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Citations is an ongoing series where I attempt to unravel the multitude of influences that pave the way to now. In these posts, I trace the people, things and experiences which shaped my thinking, and form the underpinnings of a creative outlook. You can view more of the series here.


Worn Fashion Journal

Worn, worn, worn... how many words can I entangle today to express how much adoration I hold for you? Or perhaps that should be held, since the final issue landed with a thud through my post box in January. What struck me then, was that this was an opportune moment to reflect on the publication. Delve into those bits of the Worn ethos that I've subconsciously nicked from every issue I've read, and resonate still today.

Worn Journal has a core, maybe cult, following and doubtless, some reading here may count yourselves amongst them. I came to Worn in 2009; when, through the joys of Twitter, I was sent a review copy for the tiny blog I kept at the time. The only remnant of that review is the photograph at the top, but suffice to say reading that issue was enough to hook me into Worn's World. Back issues and subscriptions were bought, and copies remain amongst the treasured possessions on my bookshelf. Maybe you'll have similar stories.

Worn was a breath of fresh air, in the stale climate of late noughties magazines tied to transient trend-led, or celebrity-focused fashion coverage. It tapped into the wealth of knowledge surrounding fashion, with articles delving into history, construction and niche corners that occupy our dressed lives. Worn wrote what many mainstream magazines seem to ignore; and ignored the rulebook others like to follow. There were no lists, unless you count pieces on the history of shirt collars or types of lace, and articles danced the line of accessiblity and academics.

In short, inked into every letter printed was their nitty gritty unpicking of what clothes could mean, and a core celebration of the diversity in style.

These days magazines that occupy a similar location/time independence, or 'zines that try to go beyond surface skimming, are in greater abundance. Maybe this is due to tensions between the digital and print publishing worlds, or maybe it's a zeitgeist thing; but to survive within media-saturation, printed magazines often elect to exist in a leisure space akin to the savouring delight of the meal you've spent an afternoon concocting. Worn was, I suppose, like those – but also not quite. The content seemed less about presenting a very deliberate lifestyle, and more about opening a dialogue with lived lives, through varied sartorial matters. There is potential in that minor shift of framework, because it allows the words to go beyond the specifics of the Worn visual language. In reading issues, you can learn and think about fashion, and through this discover the dimensions for yourself.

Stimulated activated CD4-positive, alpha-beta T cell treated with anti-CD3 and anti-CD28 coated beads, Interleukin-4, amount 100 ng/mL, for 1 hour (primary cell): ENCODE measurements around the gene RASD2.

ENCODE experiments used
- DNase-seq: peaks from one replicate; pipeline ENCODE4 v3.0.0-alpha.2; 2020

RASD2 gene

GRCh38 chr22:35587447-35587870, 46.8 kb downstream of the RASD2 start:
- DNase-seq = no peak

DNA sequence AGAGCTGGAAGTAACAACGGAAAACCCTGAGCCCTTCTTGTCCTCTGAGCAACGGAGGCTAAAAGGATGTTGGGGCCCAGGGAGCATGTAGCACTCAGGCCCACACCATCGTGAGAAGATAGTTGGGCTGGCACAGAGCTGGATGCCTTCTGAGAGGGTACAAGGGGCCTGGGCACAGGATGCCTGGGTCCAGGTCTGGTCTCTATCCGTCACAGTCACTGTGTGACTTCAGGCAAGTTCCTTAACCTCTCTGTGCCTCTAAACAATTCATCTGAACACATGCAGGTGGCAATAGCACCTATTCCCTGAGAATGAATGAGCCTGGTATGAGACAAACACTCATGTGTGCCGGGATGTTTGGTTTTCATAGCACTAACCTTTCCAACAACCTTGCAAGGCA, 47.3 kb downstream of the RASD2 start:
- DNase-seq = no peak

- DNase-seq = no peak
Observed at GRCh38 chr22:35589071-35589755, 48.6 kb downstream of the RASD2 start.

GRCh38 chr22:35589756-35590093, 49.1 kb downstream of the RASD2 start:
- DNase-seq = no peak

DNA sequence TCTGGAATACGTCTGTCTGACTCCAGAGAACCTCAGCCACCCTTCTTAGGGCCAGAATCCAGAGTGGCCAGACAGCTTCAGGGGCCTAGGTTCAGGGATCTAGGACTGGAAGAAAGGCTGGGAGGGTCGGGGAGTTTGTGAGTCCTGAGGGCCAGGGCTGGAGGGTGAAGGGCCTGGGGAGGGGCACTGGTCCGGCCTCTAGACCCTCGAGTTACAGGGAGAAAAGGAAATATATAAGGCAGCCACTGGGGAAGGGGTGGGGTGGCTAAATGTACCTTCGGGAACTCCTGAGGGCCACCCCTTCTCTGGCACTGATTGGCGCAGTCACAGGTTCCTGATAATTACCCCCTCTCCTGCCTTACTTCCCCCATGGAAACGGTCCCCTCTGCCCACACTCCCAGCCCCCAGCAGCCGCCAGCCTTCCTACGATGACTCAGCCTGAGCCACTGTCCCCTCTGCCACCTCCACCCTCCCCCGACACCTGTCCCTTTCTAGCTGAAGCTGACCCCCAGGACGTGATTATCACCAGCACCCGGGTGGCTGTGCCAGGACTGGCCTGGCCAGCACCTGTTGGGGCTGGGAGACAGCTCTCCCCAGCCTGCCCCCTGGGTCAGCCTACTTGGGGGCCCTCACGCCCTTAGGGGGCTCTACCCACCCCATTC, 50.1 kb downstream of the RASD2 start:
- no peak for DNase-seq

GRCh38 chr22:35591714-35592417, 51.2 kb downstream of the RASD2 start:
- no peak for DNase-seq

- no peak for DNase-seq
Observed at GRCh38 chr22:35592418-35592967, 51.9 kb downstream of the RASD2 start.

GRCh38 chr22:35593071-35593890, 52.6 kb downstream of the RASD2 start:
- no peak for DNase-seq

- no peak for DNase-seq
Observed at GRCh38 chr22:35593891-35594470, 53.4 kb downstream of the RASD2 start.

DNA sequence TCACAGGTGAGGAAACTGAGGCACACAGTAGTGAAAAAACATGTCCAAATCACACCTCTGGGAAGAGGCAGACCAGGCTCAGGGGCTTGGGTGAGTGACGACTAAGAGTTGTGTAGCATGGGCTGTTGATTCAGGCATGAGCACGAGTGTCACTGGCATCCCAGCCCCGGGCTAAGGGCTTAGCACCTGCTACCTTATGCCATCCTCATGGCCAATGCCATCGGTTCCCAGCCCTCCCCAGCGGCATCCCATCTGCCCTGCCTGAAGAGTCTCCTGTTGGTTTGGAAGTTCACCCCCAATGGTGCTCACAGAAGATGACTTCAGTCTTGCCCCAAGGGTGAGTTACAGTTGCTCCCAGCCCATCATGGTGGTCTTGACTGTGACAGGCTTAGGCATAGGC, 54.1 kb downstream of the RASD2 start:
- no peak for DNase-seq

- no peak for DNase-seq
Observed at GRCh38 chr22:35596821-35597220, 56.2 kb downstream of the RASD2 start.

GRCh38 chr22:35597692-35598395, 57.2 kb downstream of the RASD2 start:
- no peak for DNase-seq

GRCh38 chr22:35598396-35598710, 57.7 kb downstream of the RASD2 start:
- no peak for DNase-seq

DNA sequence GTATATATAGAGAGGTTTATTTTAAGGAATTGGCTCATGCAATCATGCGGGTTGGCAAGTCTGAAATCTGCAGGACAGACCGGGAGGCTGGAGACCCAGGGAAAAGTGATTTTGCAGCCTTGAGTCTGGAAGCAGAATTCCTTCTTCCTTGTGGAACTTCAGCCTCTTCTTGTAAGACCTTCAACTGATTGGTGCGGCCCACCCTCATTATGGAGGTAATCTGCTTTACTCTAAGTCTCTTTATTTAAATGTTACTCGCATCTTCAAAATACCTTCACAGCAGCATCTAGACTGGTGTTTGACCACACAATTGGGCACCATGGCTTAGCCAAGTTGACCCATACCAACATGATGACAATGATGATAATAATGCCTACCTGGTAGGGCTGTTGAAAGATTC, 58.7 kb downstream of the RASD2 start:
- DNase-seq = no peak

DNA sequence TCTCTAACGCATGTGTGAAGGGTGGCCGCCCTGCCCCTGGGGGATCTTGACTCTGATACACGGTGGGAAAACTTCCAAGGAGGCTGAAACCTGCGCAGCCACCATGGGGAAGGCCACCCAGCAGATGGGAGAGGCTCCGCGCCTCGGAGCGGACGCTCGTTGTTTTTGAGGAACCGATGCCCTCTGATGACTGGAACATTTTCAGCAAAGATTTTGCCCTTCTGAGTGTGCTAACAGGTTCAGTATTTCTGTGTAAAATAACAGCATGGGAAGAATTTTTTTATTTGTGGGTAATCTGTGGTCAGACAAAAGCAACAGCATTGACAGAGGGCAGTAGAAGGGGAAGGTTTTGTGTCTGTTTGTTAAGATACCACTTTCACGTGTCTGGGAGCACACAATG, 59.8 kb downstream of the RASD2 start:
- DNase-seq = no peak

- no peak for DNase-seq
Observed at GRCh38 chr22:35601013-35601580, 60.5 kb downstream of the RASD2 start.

In the editors letter of the final issue, Serah-Marie talks about how she's a maker. Breaking things down into easier, more digestable parts so as to understand better. It is this sentiment, that weaves into some of what I'm trying to do here, with this Citations series and indeed the whole Odyle thing, whatever it may end up being.

For my 18-year-old self back in 2009, the pages of Worn showed me the depth and diversity in dressing, and fostered a thirst to learn more about everything beyond that. Worn existed - and maybe still does - with a diverse heart, questioning mind and DIY soul. And that's something worth citing.

Best of the Rest

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Visiting the XYZT exhibition in Paris.

A Blue Period

Denim, chambray and blue suede shoes: unravelling the fuss about Blue.

Citations #2

Lessons from Worn Fashion Journal.

Echo Formation

On testing, costumes and abandoning ideas.

Citations #1

Revisiting the Cheap Date Guide to Style by Kira Jolliffe and Bay Garnett.

Rock Salt

Recollections from Devon.

Glimpse

A museum related musing.

Lost, Reward If Found

The tale of a long lost love, in a jacket formation.

Wounded Tongues

On finding your voice.

The Antiform Way

Chatting planet and process with Yorkshire-based label, Antiform.